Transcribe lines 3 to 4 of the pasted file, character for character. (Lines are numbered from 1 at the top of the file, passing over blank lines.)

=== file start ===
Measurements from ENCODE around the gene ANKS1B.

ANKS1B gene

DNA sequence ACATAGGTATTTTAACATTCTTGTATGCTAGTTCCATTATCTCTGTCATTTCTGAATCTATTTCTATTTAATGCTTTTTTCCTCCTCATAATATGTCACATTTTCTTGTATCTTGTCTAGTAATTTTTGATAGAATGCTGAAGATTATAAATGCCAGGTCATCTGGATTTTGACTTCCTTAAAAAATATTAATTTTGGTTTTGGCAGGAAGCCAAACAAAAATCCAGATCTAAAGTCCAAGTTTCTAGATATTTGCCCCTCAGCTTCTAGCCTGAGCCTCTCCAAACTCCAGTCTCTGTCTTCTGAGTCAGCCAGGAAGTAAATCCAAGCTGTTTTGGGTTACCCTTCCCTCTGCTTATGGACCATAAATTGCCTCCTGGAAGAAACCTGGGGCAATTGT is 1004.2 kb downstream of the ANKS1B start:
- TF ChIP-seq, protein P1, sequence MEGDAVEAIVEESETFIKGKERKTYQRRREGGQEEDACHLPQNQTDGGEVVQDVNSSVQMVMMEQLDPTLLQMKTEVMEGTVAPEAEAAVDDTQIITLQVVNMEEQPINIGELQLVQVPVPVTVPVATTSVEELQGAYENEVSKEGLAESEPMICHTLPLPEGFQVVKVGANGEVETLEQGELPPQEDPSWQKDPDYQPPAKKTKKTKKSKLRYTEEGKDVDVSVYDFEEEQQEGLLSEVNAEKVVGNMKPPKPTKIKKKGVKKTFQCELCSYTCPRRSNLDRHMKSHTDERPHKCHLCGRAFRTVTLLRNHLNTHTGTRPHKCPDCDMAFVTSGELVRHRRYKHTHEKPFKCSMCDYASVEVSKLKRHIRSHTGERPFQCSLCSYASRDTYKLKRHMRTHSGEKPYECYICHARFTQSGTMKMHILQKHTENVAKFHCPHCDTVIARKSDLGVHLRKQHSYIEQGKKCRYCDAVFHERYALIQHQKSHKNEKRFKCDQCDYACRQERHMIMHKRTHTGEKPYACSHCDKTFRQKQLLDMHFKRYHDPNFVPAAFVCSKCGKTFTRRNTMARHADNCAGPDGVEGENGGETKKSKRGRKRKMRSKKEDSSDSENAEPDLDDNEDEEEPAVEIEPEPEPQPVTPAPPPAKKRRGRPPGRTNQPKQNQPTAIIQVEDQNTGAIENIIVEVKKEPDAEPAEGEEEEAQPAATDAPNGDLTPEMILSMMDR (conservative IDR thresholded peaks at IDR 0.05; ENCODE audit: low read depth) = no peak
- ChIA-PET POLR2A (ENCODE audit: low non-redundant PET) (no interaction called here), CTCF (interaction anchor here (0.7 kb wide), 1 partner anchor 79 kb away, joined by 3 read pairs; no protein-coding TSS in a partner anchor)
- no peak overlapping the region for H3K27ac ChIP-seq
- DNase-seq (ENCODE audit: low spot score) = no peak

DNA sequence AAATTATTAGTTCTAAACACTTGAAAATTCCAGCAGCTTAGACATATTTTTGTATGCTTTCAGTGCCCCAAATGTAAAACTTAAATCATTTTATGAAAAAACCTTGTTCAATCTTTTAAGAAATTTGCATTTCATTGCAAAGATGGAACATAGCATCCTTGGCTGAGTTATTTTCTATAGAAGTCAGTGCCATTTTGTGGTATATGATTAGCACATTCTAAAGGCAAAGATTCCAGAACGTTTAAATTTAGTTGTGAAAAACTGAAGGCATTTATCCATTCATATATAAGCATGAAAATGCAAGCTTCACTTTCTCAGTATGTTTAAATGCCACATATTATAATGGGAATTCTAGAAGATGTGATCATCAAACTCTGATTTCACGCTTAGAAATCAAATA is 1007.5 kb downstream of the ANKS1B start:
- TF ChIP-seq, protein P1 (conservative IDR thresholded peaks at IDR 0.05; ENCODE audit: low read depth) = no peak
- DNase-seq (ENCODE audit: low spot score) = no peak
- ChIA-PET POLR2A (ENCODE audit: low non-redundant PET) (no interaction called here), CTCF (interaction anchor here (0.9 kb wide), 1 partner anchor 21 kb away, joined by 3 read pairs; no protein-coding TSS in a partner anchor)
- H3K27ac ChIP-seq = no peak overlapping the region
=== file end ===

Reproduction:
DNA sequence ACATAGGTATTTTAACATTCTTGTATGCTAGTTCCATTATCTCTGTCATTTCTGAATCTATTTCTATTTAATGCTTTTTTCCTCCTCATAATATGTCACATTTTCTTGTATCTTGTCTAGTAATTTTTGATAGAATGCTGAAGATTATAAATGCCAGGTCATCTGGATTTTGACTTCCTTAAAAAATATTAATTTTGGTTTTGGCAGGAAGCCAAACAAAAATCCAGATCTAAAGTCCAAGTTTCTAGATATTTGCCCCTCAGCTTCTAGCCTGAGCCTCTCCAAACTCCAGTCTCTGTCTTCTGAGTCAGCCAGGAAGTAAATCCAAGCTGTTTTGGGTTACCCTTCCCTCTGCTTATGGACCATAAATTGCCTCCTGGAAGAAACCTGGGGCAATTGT is 1004.2 kb downstream of the ANKS1B start:
- TF ChIP-seq, protein P1, sequence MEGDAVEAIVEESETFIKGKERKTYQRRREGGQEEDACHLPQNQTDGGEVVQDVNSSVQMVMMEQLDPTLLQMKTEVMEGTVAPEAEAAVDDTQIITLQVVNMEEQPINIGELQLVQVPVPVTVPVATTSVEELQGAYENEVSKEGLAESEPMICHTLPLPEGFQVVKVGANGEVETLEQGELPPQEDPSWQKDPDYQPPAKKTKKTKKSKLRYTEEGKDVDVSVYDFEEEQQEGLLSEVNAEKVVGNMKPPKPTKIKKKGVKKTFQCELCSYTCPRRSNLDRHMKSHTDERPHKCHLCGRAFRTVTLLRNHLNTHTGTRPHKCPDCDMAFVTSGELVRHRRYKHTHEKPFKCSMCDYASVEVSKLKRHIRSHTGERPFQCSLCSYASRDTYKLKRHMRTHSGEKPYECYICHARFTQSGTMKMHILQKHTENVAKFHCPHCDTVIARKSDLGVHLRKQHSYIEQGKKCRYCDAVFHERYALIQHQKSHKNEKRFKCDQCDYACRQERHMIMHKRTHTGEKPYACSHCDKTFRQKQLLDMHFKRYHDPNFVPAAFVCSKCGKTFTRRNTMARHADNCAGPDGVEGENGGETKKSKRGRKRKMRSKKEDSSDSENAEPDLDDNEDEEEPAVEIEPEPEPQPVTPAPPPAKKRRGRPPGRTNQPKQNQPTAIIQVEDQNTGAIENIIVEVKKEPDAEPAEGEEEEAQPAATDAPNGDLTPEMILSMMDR (conservative IDR thresholded peaks at IDR 0.05; ENCODE audit: low read depth) = no peak